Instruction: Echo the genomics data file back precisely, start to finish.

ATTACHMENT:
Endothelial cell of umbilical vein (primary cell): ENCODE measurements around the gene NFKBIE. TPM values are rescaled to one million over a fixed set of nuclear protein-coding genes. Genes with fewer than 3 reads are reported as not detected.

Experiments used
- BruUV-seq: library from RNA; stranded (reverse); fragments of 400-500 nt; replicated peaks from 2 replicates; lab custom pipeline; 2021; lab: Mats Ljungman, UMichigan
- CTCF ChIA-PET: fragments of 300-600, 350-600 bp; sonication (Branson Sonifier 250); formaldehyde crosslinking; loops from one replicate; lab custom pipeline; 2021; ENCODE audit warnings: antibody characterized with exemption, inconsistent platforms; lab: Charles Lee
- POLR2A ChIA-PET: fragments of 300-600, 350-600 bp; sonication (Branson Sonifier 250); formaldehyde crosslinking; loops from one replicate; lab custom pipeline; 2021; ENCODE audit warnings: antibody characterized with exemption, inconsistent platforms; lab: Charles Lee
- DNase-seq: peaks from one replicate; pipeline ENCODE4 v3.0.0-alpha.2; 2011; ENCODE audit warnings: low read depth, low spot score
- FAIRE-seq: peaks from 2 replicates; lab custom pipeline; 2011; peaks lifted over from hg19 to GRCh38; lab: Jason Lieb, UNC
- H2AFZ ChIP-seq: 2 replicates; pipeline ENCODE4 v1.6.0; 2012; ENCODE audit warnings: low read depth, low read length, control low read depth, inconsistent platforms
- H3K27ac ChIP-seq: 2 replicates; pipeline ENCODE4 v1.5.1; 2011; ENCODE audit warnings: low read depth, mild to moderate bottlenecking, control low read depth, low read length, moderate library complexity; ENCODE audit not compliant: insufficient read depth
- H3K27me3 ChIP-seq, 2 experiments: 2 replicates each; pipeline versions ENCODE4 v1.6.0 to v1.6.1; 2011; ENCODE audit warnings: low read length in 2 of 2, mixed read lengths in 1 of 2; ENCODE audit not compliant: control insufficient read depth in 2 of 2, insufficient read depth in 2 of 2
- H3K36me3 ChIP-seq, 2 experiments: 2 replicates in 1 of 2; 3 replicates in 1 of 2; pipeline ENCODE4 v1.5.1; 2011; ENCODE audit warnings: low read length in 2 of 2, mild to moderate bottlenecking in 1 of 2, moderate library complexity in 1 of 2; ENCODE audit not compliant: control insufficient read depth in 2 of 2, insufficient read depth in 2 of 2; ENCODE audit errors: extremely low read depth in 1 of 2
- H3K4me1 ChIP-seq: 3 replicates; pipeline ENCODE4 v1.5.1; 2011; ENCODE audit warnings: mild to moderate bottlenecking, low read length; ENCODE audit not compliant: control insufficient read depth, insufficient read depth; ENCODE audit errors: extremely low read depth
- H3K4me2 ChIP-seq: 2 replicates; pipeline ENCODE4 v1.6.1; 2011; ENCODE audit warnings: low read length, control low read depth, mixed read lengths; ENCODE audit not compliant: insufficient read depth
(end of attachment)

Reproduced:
Endothelial cell of umbilical vein (primary cell): ENCODE measurements around the gene NFKBIE. TPM values are rescaled to one million over a fixed set of nuclear protein-coding genes. Genes with fewer than 3 reads are reported as not detected.

Experiments used
- BruUV-seq: library from RNA; stranded (reverse); fragments of 400-500 nt; replicated peaks from 2 replicates; lab custom pipeline; 2021; lab: Mats Ljungman, UMichigan
- CTCF ChIA-PET: fragments of 300-600, 350-600 bp; sonication (Branson Sonifier 250); formaldehyde crosslinking; loops from one replicate; lab custom pipeline; 2021; ENCODE audit warnings: antibody characterized with exemption, inconsistent platforms; lab: Charles Lee
- POLR2A ChIA-PET: fragments of 300-600, 350-600 bp; sonication (Branson Sonifier 250); formaldehyde crosslinking; loops from one replicate; lab custom pipeline; 2021; ENCODE audit warnings: antibody characterized with exemption, inconsistent platforms; lab: Charles Lee
- DNase-seq: peaks from one replicate; pipeline ENCODE4 v3.0.0-alpha.2; 2011; ENCODE audit warnings: low read depth, low spot score
- FAIRE-seq: peaks from 2 replicates; lab custom pipeline; 2011; peaks lifted over from hg19 to GRCh38; lab: Jason Lieb, UNC
- H2AFZ ChIP-seq: 2 replicates; pipeline ENCODE4 v1.6.0; 2012; ENCODE audit warnings: low read depth, low read length, control low read depth, inconsistent platforms
- H3K27ac ChIP-seq: 2 replicates; pipeline ENCODE4 v1.5.1; 2011; ENCODE audit warnings: low read depth, mild to moderate bottlenecking, control low read depth, low read length, moderate library complexity; ENCODE audit not compliant: insufficient read depth
- H3K27me3 ChIP-seq, 2 experiments: 2 replicates each; pipeline versions ENCODE4 v1.6.0 to v1.6.1; 2011; ENCODE audit warnings: low read length in 2 of 2, mixed read lengths in 1 of 2; ENCODE audit not compliant: control insufficient read depth in 2 of 2, insufficient read depth in 2 of 2
- H3K36me3 ChIP-seq, 2 experiments: 2 replicates in 1 of 2; 3 replicates in 1 of 2; pipeline ENCODE4 v1.5.1; 2011; ENCODE audit warnings: low read length in 2 of 2, mild to moderate bottlenecking in 1 of 2, moderate library complexity in 1 of 2; ENCODE audit not compliant: control insufficient read depth in 2 of 2, insufficient read depth in 2 of 2; ENCODE audit errors: extremely low read depth in 1 of 2
- H3K4me1 ChIP-seq: 3 replicates; pipeline ENCODE4 v1.5.1; 2011; ENCODE audit warnings: mild to moderate bottlenecking, low read length; ENCODE audit not compliant: control insufficient read depth, insufficient read depth; ENCODE audit errors: extremely low read depth
- H3K4me2 ChIP-seq: 2 replicates; pipeline ENCODE4 v1.6.1; 2011; ENCODE audit warnings: low read length, control low read depth, mixed read lengths; ENCODE audit not compliant: insufficient read depth